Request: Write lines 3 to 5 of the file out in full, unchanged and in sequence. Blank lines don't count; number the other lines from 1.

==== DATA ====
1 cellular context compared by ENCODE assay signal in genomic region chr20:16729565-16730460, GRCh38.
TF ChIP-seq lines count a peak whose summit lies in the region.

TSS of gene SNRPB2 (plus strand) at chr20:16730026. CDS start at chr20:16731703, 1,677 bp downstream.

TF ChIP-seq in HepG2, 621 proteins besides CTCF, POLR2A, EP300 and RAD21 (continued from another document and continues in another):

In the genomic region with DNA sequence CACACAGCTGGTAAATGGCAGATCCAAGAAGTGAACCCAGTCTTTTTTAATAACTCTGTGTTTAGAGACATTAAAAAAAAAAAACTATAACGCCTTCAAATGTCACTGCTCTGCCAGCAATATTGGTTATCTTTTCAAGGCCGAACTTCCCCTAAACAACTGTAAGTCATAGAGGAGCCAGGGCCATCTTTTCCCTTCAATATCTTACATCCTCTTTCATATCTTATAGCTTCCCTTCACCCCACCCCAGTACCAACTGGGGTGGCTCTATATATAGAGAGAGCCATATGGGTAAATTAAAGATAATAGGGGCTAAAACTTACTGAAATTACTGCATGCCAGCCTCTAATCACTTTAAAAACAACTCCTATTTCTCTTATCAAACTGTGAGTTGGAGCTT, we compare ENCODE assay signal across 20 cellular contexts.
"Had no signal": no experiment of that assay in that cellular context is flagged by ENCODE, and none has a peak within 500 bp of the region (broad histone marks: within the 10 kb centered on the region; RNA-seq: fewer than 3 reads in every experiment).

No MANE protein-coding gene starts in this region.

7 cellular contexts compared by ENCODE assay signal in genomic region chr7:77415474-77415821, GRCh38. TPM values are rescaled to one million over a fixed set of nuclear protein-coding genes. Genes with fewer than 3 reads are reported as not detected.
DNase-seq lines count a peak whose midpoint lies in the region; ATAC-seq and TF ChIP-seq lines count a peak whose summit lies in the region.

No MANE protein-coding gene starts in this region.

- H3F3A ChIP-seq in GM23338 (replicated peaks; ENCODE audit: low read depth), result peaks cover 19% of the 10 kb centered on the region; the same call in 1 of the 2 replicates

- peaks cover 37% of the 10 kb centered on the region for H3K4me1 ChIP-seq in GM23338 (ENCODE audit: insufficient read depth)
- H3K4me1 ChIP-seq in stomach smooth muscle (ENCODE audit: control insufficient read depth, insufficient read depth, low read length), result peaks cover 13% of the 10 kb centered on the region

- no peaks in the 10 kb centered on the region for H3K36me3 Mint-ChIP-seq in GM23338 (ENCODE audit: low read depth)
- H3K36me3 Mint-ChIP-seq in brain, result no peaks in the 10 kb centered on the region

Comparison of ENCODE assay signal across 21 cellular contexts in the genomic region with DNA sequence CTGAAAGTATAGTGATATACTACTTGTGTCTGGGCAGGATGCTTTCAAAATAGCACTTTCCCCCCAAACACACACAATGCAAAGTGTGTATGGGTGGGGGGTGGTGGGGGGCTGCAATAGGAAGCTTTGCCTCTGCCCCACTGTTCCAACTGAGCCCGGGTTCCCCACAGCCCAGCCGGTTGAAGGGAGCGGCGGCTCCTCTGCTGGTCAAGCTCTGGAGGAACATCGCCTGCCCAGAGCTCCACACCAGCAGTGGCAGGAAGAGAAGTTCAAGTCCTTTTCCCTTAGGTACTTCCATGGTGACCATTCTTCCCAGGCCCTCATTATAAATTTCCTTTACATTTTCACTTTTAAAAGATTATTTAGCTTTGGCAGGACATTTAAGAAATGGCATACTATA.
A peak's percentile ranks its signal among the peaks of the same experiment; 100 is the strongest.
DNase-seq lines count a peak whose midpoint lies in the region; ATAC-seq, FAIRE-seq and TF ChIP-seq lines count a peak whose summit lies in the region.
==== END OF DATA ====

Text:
TSS of gene SNRPB2 (plus strand) at chr20:16730026. CDS start at chr20:16731703, 1,677 bp downstream.

TF ChIP-seq in HepG2, 621 proteins besides CTCF, POLR2A, EP300 and RAD21 (continued from another document and continues in another):

In the genomic region with DNA sequence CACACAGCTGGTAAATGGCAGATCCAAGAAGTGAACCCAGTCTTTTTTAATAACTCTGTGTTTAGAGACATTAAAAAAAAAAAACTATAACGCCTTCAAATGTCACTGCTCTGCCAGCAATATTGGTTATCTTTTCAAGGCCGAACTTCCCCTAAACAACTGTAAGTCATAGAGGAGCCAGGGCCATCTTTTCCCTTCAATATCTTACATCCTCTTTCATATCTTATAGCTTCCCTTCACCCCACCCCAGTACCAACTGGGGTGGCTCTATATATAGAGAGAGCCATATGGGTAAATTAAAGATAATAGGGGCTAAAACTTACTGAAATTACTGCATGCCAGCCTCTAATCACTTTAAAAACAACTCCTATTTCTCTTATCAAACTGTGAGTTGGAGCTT, we compare ENCODE assay signal across 20 cellular contexts.